After three straight months of net job losses across all industries in Canada, Statistics Canada reports there were 21,000 net new opportunities in September. While it’s always good news to learn more jobs are being added to the Canadian economy, there are still 92,000 fewer people working in September compared to May (when employment last increased) with only a slight increase to the unemployment rate.
Meanwhile, following a brief bump in unemployment numbers last month, unemployment fell back down to 5.2% – continuing to hover just above the historic low of 4.9% in June.
Retirement continues to have major impact on available labour force
Retirement continues to put pressure on Canada’s labour squeeze. Since 2019, the number of Canadians age 65+ has grown by 11.6%, while growth in the population of working age people has only been 3.5%. This is not new news, over the past 20 years Statistics Canada has found total labour force participation in Canada has fallen steadily, due in large part to an aging population. What is news on the other hand, is that as of September there were nearly one million Canadians aged 55 to 64 who cited retirement as their main activity.
Statistics Canada reports 146,000 of these early retirees had worked within the last year. Overall, Canadians have broken yet another record with 307,000 people retiring over the last 12 months, compared to 233,000 from the year earlier. To illustrate the contribution of aging and early retirement to the current labour supply, there were 134,300 more vacant positions in July of this year compared to the year prior, despite the aforementioned decrease in available jobs over the last several months.
While some have suggested the answer to mass retirement is to increase the age of retirement, it is clear from these numbers that with nearly 50% of retirees under the age of 65 the mandatory age of retirement will not likely be a deterrent. Most people will retire when they are financially ready or physically unable to work any longer, regardless of their age. However, there are steps employers can take to make employment later in life more attractive. Creating more roles that offer more flexibility (e.g., remote work, part-time hours, asynchronistic work) or the transference of skills through mentorship and coaching roles or project-based work. All of these types of employment offer near retirees a slower exit out of the workforce and incremental gains for employers.
Childcare responsibilities disproportionately affecting mothers
While the employment rate of mothers with at least one child under 18 hit its highest level for the month of September since 1976, it has affected the opportunities women are willing to take. According to Statistics Canada, despite this record-high employment rate, women were more likely than men to have taken career or job-related decisions that prioritized childcare responsibilities. Twice as many mothers compared to fathers decided not to apply for jobs or promotions or turned down a job offer in the last year due to childcare responsibilities.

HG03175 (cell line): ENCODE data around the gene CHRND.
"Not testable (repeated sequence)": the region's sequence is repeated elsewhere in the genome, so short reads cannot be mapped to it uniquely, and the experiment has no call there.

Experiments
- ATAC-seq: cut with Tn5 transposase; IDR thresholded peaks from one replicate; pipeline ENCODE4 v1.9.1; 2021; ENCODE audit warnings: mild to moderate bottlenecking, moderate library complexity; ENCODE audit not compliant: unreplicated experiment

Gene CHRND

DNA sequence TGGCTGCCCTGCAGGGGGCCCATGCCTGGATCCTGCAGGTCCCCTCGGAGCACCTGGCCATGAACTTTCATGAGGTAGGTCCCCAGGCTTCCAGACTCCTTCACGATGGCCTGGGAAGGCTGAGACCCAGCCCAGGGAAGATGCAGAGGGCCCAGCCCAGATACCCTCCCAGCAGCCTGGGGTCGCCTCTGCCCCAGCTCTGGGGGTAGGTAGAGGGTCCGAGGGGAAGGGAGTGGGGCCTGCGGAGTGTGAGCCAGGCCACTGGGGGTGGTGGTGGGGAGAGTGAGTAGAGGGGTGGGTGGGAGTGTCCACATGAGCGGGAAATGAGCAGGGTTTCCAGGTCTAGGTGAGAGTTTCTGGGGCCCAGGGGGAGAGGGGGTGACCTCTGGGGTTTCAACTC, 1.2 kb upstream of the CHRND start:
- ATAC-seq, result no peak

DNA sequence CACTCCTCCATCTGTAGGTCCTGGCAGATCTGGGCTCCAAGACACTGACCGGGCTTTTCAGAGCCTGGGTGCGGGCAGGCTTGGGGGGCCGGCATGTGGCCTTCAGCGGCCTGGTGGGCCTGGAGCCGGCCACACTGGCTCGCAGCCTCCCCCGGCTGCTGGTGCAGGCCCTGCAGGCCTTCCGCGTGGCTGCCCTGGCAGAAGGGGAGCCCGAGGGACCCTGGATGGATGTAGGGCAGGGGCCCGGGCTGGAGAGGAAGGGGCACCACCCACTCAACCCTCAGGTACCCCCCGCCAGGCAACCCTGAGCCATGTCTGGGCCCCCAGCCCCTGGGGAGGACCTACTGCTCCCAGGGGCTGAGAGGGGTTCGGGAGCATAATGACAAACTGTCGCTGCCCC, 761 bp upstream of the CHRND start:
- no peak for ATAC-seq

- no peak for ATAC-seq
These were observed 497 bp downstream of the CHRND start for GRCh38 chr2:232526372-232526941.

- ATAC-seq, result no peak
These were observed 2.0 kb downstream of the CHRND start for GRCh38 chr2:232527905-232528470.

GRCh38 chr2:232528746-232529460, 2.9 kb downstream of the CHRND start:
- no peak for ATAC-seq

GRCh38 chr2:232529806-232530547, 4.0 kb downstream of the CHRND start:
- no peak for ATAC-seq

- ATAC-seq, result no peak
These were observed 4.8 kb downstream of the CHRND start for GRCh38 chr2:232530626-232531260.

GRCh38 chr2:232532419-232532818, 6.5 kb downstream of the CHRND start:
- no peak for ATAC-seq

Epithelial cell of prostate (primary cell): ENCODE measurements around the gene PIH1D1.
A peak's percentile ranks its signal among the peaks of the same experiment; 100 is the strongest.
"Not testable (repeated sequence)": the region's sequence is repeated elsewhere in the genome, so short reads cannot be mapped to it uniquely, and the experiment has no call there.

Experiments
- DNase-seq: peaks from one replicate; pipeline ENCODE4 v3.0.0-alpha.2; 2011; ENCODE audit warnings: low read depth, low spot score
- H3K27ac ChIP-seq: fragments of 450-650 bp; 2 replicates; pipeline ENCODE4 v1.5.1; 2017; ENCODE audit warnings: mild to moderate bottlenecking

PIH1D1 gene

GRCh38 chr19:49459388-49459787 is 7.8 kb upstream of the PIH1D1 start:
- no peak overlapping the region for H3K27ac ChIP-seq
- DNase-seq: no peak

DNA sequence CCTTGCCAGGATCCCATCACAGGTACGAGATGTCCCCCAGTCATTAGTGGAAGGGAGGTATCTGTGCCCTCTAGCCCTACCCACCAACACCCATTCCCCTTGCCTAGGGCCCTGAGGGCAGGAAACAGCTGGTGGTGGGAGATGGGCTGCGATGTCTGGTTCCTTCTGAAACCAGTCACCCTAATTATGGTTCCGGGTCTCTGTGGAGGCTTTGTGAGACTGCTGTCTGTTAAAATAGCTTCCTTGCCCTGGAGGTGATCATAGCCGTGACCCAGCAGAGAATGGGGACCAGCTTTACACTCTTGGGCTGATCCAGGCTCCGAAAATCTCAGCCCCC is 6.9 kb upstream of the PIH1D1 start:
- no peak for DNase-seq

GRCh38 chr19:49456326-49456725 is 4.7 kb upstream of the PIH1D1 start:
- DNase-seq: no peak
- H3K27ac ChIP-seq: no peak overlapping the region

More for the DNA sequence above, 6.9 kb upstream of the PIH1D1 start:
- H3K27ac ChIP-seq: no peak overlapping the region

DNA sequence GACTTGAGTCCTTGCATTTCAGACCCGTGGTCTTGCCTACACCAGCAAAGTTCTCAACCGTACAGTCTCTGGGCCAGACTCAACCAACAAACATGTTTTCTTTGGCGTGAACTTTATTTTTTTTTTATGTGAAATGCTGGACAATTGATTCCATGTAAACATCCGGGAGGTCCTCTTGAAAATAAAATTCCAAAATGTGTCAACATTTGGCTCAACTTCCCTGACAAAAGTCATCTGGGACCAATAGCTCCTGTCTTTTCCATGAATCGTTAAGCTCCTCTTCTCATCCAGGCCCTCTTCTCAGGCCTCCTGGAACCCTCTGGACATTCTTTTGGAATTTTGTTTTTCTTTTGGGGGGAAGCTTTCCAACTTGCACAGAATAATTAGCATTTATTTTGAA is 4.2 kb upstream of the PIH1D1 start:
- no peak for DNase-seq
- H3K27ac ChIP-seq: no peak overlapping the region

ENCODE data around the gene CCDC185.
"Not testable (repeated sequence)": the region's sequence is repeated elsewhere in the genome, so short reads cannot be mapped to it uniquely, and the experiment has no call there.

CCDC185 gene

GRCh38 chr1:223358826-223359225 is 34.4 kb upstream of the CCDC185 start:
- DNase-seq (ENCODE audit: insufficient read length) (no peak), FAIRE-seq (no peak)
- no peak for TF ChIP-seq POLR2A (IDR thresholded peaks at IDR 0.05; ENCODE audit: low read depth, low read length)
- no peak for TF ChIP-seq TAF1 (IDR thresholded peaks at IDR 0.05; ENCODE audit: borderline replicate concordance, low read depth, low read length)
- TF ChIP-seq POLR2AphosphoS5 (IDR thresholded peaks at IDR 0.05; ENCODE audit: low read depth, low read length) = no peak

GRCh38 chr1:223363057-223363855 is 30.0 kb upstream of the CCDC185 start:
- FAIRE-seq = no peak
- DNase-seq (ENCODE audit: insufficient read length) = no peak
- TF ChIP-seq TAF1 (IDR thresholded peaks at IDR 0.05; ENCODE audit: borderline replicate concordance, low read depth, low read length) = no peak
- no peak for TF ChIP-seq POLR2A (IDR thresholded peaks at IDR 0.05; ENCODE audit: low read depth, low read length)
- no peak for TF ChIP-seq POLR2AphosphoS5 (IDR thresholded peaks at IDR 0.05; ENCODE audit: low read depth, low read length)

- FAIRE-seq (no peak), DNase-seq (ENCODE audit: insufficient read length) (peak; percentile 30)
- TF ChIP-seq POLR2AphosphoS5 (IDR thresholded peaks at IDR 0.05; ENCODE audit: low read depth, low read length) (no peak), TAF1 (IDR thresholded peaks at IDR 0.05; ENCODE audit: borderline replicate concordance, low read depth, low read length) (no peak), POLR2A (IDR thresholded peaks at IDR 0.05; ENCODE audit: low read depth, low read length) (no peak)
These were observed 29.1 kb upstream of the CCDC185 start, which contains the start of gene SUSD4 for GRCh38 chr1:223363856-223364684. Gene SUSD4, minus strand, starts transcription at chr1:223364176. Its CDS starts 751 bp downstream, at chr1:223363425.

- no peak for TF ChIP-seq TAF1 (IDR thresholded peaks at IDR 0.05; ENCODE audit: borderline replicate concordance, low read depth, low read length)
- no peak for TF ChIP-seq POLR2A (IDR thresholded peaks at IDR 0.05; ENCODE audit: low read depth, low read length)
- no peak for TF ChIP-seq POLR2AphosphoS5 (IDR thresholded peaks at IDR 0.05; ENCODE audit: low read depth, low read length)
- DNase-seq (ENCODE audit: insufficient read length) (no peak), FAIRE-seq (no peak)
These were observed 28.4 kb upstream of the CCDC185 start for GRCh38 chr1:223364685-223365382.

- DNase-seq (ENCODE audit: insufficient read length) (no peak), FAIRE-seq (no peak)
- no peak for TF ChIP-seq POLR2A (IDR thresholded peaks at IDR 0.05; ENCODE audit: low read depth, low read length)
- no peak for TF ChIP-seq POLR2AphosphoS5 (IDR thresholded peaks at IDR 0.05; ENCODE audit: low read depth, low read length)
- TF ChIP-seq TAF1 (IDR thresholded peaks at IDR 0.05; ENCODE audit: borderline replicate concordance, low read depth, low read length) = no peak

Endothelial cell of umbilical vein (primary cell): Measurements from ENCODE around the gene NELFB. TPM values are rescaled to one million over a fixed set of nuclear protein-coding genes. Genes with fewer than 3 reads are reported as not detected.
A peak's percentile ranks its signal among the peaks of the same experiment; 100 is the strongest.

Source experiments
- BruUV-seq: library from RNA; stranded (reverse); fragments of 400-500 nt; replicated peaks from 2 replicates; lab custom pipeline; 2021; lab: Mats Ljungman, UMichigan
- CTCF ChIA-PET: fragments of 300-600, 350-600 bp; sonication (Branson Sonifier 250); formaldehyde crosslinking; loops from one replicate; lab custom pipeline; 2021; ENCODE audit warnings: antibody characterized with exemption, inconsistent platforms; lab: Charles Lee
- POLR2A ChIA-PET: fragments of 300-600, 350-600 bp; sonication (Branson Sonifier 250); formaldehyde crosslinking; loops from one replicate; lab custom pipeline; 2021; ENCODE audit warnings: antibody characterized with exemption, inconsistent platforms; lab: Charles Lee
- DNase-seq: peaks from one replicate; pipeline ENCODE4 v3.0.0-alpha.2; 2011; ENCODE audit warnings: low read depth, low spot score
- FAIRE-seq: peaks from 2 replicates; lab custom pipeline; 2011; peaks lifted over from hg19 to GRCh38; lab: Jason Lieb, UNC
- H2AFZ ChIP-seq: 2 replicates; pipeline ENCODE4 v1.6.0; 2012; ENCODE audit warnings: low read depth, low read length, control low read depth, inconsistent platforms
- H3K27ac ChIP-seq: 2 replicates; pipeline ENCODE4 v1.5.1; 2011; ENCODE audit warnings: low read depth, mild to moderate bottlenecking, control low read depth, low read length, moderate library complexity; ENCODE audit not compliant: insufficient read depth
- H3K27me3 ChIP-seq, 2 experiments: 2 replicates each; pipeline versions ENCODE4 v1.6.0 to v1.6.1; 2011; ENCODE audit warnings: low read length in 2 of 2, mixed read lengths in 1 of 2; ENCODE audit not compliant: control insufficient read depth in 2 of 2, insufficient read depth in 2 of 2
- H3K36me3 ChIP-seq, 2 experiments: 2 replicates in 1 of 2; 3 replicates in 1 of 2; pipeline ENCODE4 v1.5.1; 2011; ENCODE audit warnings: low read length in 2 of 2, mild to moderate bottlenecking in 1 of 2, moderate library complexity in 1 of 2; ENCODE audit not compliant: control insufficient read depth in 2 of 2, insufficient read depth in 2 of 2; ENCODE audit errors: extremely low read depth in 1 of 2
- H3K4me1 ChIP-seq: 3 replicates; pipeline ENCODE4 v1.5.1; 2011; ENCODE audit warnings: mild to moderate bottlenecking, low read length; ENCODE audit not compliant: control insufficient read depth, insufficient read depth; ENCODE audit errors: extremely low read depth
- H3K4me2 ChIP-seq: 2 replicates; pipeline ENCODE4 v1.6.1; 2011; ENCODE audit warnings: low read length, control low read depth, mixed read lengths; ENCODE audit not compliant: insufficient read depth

“Mothers also continue to take on more tasks related to schooling than their male counterparts,” reports Statistics Canada. “In September nearly half (48.5%) of core-aged mothers with children under 16 indicated that they helped their children with homework and homeschooling most of the time or all of the time, compared with one-quarter (24.3%) of their male counterparts.”
Although the number of working mothers has increased exponentially from 1976 (40.5% to 76.5%), the needle has barely moved for fathers (93.3% working in 1976 compared to 91.8% in 2021), and is still massively higher than their paternal counterparts. This is clearly an underutilized market and understanding what motivates mothers for work and how we can tailor opportunities to help them achieve their Work+Life equation will be increasingly important over the next decade to ensure we don’t alienate a large portion of our population. Similar to retirees, mothers are looking for employment opportunities that fit into their busy lives. For mothers this might mean accommodating unpredictable and competing priorities or flexibility where and when they work.
What can employers do?
It’s clear, the Canadian Labour pool has been significantly altered by the Pandemic and an aging demographic. Businesses in Canada must rethink what work looks like and how workflows through workers. Maintaining a skills or talent gap over the long term, or digging your corporate heels in to find someone who will work in the pre-pandemic mode is not a smart strategy.
To put it plainly – there are still more jobs than there are people available to fill them, which means we are still facing a massive labour shortage nationwide. People want to work, and in an employee-driven market employers need a competitive edge to attract and retain top talent.
Often times the best and easiest decision is to work with experts. Agilus has over 45 years of proven success helping employers find top-notch candidates and improve their hiring strategies. Our team of recruitment and human resourcing experts from coast-to-coast are able to help your business navigate the uncertainty of the current economic climate, develop your Employee Value Proposition, and most importantly – find you the right people, right now. Contact us today to get started.